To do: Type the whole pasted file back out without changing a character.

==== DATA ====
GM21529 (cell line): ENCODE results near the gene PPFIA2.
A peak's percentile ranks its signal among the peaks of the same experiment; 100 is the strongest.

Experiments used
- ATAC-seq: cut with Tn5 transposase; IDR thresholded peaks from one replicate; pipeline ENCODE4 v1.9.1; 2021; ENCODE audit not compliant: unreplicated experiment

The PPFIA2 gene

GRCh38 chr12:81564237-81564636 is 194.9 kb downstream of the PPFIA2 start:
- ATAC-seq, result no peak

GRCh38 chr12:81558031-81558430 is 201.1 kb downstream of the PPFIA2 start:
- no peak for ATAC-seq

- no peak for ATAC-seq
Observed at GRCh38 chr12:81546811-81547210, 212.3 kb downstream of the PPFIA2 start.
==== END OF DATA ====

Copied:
GM21529 (cell line): ENCODE results near the gene PPFIA2.
A peak's percentile ranks its signal among the peaks of the same experiment; 100 is the strongest.

Experiments used
- ATAC-seq: cut with Tn5 transposase; IDR thresholded peaks from one replicate; pipeline ENCODE4 v1.9.1; 2021; ENCODE audit not compliant: unreplicated experiment

The PPFIA2 gene

GRCh38 chr12:81564237-81564636 is 194.9 kb downstream of the PPFIA2 start:
- ATAC-seq, result no peak

GRCh38 chr12:81558031-81558430 is 201.1 kb downstream of the PPFIA2 start:
- no peak for ATAC-seq

- no peak for ATAC-seq
Observed at GRCh38 chr12:81546811-81547210, 212.3 kb downstream of the PPFIA2 start.